Tag Archives: Dictionary

Sort a list of dictionaries by a key In all of them

If you have a list of dictionaries like this:

fruit = [{'Name': 'Banana', 'Colour': 'Yellow', 'Shape': 'Bent'},
            {'Name': 'Apple', 'Colour': 'Red', 'Shape': 'Round'}]

And you want to sort them by the Name key, you can do one of two things.

Method 1: Use a lambda

print sorted(fruit, key=lambda k: k['Name'])

Method 2: Use itemgetter

from operator import itemgetter
print sorted(fruit, key=itemgetter('Name')) 

Adding keys and values to a Python dictionary

To add a single key and value to an existing dictionary, just use the [] operator:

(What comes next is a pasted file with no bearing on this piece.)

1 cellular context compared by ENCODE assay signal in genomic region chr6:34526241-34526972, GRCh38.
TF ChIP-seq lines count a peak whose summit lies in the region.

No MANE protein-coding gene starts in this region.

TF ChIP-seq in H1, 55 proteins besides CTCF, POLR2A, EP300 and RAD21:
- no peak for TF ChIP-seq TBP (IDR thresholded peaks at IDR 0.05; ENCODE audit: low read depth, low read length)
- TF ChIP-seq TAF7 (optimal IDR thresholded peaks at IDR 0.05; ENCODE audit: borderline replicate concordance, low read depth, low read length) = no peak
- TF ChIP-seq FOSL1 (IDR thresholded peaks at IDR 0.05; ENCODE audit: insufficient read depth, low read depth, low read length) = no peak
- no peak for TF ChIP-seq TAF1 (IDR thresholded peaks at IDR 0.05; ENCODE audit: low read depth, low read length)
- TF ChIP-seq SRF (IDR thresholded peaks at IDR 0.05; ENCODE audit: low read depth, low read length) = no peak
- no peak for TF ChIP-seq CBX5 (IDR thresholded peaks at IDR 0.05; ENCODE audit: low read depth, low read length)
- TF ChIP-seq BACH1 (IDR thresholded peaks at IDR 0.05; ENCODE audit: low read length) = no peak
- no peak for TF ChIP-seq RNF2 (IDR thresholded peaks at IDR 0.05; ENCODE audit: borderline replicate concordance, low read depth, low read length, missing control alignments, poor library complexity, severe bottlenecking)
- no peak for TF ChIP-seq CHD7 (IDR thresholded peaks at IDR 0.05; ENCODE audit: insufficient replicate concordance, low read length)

fruits = {'apple': 1, 'pear': 2, 'orange': 3}
fruits['cherry'] = 4

To add multiple keys and values, you can use the update method. If any of the new keys already exist in the dictionary, the new values replace the old ones.

You can use update() to add the contents of another dictionary:

fruits.update({'apricot': 5, 'mango': 6})

Or, you can pass it keyword arguments. In this case the dictionary keys you are adding must be valid Python identifiers:

fruits.update(banana=7, damson=8)

Or, you can pass it an iterator over tuples:

fruits.update(zip(['gooseberry', 'peach'], [9, 10]))

Or, you can pass it a generator expression:

fruits.update((key, value) for key, value in [('pineapple', 11), ('grape', '12')])

Finally, you can pass it a dict comprehension

fruits.update({(key, value) for key, value in [('strawberry', 13), ('plum', '14')]})

4.10. Mapping Types — dict
PEP 289 — Generator Expressions
PEP 274 — Dict Comprehensions